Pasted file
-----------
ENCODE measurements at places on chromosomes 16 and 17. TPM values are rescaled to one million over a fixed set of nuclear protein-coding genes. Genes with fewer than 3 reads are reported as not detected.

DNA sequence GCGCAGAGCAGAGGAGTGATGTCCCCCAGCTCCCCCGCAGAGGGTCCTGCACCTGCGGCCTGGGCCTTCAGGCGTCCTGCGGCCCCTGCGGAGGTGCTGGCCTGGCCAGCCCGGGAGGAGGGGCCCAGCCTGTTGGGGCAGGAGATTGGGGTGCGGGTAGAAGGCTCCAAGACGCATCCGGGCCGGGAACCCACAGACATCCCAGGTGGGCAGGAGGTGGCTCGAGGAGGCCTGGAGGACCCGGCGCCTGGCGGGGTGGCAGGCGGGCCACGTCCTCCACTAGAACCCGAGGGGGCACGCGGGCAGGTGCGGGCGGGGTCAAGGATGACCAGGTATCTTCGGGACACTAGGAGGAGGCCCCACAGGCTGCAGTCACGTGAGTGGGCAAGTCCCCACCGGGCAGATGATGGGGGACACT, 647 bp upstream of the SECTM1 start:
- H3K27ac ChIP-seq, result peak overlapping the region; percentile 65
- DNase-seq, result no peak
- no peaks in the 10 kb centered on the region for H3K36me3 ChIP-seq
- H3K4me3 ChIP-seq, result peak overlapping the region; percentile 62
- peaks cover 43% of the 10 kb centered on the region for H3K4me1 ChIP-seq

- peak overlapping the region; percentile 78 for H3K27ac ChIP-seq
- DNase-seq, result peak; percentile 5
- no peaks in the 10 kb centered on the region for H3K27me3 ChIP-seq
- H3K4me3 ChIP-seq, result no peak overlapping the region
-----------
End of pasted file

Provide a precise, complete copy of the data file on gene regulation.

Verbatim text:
ENCODE measurements at places on chromosomes 16 and 17. TPM values are rescaled to one million over a fixed set of nuclear protein-coding genes. Genes with fewer than 3 reads are reported as not detected.

DNA sequence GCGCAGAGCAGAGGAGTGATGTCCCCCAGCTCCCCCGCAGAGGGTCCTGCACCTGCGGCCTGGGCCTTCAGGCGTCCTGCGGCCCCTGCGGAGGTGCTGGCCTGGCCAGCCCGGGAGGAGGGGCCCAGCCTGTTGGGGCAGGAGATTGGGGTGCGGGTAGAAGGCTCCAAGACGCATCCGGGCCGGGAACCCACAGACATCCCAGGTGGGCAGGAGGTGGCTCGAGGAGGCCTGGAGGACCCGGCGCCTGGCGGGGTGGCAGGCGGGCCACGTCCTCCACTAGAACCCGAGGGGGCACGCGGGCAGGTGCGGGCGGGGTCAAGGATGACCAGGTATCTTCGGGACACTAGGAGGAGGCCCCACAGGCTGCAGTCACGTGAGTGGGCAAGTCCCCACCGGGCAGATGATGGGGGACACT, 647 bp upstream of the SECTM1 start:
- H3K27ac ChIP-seq, result peak overlapping the region; percentile 65
- DNase-seq, result no peak
- no peaks in the 10 kb centered on the region for H3K36me3 ChIP-seq
- H3K4me3 ChIP-seq, result peak overlapping the region; percentile 62
- peaks cover 43% of the 10 kb centered on the region for H3K4me1 ChIP-seq

- peak overlapping the region; percentile 78 for H3K27ac ChIP-seq
- DNase-seq, result peak; percentile 5
- no peaks in the 10 kb centered on the region for H3K27me3 ChIP-seq
- H3K4me3 ChIP-seq, result no peak overlapping the region